In early August we will observe the seventieth anniversary of the atomic bombings of both Hiroshima and Nagasaki, Japanese cities leveled, with hundreds of thousands of casualties, in the waning days of World War II. The bombs dropped there, while the most devastating weapons ever used in war, are dwarfed by those in today’s nuclear arsenals.
With nine nuclear weapons states and approximately 17,000 warheads deployed or readily deployable, many of these in a high-alert, launch-on-warning mode, nuclear war by miscalculation, miscommunication or accident remains a very present danger. More than 90 percent of these warheads are in the hands of two nations, the United States and Russia.
In many ways, the fact that we still face the threat of nuclear annihilation is a measure of the profound failing of humanity. To date, we have been unwilling or unable to deal with this enormous threat to our collective well-being and, indeed, our very survival.
Here in the U.S., the mainstream media, the politicians and their funders—those who dictate political agendas—have nearly defined away nuclear weapons as a non-issue. The sole exception seems to be nuclear proliferation to states that are official enemies, including Iran and North Korea. We in Peaceworks find it deeply troubling that the abolition of nuclear weapons through mutual, verifiable and universal nuclear disarmament, once an urgent issue that mobilized millions, is today not even on most citizens’ radar as an issue of concern.
Despite the ongoing, existential threat, we certainly have not heard any U.S. presidential candidate putting this forward as a concern for the voters in 2016. While not surprising, as this has been a fairly consistent pattern since the end of the Cold War, it is high time to insist that this very real threat is addressed.
In fact, despite our treaty commitments, under the Non-Proliferation Treaty, ratified in 1970, to pursue universal disarmament, it is the intention of our government to maintain a huge arsenal of these doomsday devices in perpetuity. This policy has bipartisan support and, according to conservative estimates from the Congressional Budget Office, our elected officials continue to spend in the neighborhood of $35 billion of our taxes annually on these weapons and their delivery systems. We, the American taxpayers, are spending more on nuclear weapons than all other nations combined.
The sad reality is that all these bombs and all the money we spend on them are not making us more secure. Rather, they are telegraphing a message to other nations that nuclear weapons are an acceptable component of a major power’s military establishment.
In fact, our government’s attachment to its nuclear weapons is sending a signal to the rest of the world that going nuclear—acquiring weapons capabilities—gives stature and legitimacy. The longer the United States insists on maintaining its current nuclear position, the more likely we are to see proliferation, regional nuclear arms races and ultimately the use of nuclear bombs somewhere in the world.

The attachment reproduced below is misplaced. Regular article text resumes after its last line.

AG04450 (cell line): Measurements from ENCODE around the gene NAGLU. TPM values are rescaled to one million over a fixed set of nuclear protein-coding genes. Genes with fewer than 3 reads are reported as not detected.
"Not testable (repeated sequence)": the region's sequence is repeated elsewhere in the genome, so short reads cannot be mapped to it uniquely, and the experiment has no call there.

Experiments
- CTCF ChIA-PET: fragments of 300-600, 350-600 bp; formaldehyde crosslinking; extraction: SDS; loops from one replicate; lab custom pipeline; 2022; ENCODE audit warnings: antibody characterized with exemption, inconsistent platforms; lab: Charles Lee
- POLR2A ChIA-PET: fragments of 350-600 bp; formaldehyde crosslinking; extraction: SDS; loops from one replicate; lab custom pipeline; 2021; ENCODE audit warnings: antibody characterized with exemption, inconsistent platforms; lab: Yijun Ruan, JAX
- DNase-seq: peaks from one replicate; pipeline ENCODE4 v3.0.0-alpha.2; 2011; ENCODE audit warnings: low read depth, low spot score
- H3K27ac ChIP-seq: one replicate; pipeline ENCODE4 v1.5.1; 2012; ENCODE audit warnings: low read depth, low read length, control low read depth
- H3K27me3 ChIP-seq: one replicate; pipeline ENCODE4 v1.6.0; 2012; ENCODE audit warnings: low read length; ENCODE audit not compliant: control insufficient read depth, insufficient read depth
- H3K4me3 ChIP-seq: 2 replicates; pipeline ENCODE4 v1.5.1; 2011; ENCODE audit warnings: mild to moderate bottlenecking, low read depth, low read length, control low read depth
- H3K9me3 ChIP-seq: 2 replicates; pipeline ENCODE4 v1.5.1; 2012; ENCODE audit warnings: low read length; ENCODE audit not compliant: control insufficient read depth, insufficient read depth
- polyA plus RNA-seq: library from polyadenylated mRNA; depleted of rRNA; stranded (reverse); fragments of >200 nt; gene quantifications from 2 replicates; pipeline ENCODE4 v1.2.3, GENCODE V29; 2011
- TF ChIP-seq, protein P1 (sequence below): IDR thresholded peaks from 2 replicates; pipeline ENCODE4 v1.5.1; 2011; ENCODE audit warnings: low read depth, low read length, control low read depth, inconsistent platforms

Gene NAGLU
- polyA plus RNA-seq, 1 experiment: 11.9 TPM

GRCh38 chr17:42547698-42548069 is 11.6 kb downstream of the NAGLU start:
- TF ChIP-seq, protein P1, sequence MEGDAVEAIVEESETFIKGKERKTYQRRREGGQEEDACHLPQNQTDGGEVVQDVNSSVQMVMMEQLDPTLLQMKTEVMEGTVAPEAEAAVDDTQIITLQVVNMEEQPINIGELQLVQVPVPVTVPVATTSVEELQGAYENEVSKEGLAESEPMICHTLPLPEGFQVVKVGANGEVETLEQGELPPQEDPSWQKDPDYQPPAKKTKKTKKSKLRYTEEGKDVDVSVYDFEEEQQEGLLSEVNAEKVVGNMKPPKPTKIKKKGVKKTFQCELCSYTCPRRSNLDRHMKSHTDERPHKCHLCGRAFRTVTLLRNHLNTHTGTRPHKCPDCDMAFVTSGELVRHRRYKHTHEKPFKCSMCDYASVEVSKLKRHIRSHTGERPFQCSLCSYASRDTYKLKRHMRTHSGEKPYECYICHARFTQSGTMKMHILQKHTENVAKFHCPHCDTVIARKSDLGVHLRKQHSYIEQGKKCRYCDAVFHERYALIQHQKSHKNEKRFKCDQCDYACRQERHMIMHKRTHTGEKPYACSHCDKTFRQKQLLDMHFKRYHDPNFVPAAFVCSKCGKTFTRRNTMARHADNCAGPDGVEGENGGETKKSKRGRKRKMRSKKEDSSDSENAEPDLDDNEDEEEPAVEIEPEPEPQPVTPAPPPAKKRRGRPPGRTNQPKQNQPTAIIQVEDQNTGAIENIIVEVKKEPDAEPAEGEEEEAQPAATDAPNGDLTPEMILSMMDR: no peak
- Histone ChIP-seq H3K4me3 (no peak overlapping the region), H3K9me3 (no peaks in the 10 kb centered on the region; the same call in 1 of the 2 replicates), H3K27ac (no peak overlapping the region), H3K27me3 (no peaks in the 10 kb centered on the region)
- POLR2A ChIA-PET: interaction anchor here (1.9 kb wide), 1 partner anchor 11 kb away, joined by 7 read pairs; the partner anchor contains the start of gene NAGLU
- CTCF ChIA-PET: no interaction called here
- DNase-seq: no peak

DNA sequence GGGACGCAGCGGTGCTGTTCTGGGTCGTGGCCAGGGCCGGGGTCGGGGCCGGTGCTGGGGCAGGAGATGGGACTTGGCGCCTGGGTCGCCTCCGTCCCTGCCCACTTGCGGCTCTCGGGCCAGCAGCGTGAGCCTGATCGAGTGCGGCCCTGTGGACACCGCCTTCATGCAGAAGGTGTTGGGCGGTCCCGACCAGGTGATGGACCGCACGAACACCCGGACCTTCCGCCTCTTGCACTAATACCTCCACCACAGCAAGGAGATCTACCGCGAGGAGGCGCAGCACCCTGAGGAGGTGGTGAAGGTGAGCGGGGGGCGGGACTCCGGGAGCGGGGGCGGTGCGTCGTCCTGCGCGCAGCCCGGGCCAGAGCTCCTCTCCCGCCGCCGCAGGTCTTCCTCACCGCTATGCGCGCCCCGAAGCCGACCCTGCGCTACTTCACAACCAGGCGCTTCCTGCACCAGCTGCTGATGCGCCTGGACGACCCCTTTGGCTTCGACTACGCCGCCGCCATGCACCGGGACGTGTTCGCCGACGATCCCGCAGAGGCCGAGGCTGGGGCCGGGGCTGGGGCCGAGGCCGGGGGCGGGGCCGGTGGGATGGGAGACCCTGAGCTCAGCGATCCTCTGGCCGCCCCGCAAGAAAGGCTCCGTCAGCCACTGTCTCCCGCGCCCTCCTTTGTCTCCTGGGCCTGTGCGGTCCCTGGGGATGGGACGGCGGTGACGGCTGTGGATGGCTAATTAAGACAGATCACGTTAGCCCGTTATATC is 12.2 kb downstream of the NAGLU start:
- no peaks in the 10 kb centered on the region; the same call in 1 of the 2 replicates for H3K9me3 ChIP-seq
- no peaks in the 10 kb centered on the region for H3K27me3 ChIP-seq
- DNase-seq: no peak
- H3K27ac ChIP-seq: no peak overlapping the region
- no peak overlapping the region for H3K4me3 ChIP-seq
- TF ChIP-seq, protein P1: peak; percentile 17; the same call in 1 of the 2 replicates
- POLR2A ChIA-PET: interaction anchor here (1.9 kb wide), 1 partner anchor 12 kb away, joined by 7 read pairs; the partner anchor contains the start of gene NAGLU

And that “somewhere” will lead to disaster virtually everywhere in the world. Even a modest sized nuclear war, say between third-tier nuclear powers, like India and Pakistan, would, in all likelihood, cause significant blockage of incoming sunlight for a number of years, and lead to widespread cooling, crop failures and mass starvation. (For more info on Nuclear Darkness click HERE.)
While some argue that nuclear arsenals deter aggression, they lose sight of several factors. First, as nuclear delivery systems become more sophisticated, supposed nuclear deterrent systems become vulnerable to preemptive attack, and thus in crisis, nuclear-armed states face “use-it-or-lose-it” scenarios. As command and control systems age, it becomes more likely that there will be glitches that lead to accidental nuclear war. And the longer we delay nuclear abolition, the more nuclear-armed nations there will be in the world, not to mention the prospect of sub-national groups acquiring these weapons. The more fingers on the trigger, the more likely nuclear war will be a reality.
In truth, nuclear bombs are not an effective instrument of foreign policy. The consequences of their use are so horrific that it would be absolutely insane to use them in any confrontation. And the resources currently being squandered on arms are sorely needed to address very real threats to our security, including the climate crisis.
Now, as the world marks the 70th anniversary of Hiroshima and Nagasaki, it is time for as many of us as possible to speak out, with one voice, insisting upon mutual, verifiable and universal nuclear disarmament. It is time, once again, to take up the cause of nuclear abolition.
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